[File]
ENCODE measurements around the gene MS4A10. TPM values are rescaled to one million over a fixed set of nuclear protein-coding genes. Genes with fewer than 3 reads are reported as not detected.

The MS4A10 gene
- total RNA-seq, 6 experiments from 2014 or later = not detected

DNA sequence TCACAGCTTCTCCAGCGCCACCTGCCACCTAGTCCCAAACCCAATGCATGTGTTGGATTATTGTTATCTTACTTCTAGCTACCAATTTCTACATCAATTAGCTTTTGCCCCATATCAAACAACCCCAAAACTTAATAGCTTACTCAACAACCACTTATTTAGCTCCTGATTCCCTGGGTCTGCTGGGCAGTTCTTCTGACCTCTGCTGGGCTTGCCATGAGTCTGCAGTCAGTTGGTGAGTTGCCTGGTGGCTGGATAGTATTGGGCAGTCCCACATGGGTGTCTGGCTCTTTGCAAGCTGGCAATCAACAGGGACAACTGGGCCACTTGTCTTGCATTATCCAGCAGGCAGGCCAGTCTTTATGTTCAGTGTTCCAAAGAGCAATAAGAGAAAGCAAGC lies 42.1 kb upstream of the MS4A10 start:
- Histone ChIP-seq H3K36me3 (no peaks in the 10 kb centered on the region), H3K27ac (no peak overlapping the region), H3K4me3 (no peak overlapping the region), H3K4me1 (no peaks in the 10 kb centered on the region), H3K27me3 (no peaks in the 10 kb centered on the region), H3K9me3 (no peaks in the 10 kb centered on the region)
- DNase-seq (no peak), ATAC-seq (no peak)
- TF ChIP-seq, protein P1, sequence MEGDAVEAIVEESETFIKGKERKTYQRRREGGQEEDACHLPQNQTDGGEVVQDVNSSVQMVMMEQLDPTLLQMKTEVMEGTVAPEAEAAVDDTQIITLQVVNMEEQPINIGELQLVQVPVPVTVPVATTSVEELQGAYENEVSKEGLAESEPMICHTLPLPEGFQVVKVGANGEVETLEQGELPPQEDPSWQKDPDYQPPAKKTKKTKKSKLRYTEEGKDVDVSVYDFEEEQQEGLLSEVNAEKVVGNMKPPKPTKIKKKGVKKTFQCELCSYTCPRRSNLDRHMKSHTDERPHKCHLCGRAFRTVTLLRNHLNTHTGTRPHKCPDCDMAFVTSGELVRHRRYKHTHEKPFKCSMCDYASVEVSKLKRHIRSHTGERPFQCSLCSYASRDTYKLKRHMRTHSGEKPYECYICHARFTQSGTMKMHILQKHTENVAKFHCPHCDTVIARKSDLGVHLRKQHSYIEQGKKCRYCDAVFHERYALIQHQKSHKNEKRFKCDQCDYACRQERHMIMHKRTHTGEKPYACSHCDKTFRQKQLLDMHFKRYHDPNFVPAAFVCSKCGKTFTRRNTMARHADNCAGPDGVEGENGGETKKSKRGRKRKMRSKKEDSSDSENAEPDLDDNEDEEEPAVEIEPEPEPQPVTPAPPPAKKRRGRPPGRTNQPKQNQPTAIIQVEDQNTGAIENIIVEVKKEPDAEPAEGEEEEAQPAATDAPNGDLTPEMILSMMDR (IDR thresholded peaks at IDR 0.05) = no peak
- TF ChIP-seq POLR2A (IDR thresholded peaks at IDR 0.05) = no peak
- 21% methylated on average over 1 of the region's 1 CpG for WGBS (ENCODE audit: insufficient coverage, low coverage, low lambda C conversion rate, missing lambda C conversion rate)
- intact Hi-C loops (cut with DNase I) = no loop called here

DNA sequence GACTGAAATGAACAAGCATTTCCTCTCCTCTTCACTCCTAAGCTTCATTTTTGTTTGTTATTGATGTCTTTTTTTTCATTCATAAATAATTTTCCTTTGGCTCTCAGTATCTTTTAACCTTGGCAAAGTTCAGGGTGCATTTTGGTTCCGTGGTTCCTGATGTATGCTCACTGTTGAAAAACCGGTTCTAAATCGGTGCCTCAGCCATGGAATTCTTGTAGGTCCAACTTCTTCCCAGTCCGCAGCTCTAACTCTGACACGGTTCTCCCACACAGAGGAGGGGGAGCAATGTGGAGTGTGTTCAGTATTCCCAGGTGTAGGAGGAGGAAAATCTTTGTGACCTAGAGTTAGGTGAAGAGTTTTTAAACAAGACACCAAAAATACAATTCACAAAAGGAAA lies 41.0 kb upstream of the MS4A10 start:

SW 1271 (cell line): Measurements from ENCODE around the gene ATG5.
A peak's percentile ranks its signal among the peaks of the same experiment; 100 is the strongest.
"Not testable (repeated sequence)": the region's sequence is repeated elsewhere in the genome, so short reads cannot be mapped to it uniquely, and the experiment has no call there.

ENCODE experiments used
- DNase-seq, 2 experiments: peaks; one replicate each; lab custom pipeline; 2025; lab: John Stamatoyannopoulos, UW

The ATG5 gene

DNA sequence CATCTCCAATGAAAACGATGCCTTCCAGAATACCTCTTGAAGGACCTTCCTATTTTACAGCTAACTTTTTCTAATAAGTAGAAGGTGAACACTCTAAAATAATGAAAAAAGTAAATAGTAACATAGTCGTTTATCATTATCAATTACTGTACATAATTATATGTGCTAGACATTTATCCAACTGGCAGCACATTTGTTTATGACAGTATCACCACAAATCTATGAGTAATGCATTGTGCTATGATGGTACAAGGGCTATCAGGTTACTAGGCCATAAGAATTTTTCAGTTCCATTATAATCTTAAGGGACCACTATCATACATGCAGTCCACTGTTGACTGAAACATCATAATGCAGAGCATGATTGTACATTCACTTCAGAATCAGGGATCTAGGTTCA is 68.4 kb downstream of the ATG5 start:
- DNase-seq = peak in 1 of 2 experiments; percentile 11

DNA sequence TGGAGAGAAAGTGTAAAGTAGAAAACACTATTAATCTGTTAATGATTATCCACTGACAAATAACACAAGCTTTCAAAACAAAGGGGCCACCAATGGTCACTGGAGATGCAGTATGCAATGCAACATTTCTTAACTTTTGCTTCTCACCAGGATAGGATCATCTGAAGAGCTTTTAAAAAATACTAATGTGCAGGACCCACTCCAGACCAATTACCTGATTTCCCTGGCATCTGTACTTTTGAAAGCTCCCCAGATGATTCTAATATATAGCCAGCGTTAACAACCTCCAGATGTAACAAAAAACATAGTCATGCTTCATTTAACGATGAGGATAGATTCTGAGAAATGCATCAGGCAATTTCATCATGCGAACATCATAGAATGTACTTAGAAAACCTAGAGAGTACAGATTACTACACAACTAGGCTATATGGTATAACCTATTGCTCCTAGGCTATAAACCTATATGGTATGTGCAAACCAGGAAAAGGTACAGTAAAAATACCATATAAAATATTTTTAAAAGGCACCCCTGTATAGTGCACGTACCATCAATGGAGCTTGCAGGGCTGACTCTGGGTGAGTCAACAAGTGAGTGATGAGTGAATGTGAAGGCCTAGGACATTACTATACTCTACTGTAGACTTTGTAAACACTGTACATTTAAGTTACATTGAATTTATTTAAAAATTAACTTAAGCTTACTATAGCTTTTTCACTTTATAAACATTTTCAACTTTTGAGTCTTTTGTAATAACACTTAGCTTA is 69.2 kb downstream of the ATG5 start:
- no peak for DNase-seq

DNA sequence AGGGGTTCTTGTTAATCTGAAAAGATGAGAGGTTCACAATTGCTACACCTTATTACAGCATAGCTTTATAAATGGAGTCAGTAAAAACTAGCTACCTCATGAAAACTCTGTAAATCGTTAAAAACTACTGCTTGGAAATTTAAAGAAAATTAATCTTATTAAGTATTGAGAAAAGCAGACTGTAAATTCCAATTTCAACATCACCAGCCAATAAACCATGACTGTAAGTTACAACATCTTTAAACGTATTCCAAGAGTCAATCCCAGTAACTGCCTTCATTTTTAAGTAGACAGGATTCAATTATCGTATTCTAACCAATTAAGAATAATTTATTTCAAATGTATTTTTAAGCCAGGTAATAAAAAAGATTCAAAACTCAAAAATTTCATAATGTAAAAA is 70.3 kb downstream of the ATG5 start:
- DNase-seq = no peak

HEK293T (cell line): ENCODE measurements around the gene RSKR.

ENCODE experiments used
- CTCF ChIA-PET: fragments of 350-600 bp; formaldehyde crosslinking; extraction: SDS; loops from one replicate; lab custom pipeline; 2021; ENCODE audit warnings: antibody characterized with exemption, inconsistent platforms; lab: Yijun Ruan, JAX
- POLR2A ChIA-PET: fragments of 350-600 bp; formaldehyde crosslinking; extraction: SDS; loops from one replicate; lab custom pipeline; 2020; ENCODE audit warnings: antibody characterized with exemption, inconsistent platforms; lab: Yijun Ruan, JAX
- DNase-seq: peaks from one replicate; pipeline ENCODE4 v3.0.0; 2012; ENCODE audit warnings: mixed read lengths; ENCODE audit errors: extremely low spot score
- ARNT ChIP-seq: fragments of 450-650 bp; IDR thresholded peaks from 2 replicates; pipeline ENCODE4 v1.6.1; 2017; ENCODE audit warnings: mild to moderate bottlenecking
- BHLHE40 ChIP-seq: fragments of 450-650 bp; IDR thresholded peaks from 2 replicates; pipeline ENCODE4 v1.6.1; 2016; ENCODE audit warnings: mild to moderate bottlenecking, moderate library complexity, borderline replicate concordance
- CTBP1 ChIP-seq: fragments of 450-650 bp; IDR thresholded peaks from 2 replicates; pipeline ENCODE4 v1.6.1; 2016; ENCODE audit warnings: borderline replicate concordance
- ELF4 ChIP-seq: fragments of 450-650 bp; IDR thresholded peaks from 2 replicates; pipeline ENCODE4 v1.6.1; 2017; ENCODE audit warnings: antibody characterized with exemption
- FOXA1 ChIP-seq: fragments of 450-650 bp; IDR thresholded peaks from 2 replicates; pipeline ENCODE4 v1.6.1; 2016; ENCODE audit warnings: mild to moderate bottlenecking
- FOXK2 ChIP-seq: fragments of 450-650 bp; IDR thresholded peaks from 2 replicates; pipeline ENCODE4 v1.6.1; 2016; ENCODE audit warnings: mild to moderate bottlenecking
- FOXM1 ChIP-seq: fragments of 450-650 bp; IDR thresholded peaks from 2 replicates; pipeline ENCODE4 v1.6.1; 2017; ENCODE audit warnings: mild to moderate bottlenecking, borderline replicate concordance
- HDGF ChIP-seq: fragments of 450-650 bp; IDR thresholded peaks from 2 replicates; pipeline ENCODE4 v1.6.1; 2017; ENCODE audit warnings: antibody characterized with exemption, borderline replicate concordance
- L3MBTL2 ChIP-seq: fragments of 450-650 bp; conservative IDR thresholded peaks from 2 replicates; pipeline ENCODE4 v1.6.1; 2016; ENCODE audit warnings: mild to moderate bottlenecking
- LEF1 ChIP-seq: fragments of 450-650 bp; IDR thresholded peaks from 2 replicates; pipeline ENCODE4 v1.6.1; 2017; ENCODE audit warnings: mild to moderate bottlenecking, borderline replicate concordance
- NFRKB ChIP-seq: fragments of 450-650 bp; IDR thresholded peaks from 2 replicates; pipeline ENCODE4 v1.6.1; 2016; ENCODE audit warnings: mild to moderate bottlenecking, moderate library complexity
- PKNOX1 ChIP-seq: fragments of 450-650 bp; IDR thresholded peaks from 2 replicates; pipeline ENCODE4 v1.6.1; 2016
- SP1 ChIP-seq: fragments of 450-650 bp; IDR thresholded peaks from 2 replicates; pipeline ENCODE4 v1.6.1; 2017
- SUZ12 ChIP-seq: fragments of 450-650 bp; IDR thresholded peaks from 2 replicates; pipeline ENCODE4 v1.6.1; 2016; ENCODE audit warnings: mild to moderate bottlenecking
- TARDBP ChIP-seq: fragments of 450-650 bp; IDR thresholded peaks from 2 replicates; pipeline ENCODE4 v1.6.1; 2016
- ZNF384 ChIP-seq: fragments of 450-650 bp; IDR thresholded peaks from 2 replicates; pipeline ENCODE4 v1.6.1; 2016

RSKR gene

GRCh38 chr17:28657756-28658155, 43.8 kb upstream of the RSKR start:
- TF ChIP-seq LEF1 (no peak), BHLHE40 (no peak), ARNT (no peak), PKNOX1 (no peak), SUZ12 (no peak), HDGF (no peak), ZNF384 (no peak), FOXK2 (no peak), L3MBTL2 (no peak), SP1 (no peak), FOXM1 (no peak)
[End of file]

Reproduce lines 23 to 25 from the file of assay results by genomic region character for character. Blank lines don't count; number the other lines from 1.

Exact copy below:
- DNase-seq = no peak

HEK293T (cell line): ENCODE measurements around the gene RSKR.

ENCODE experiments used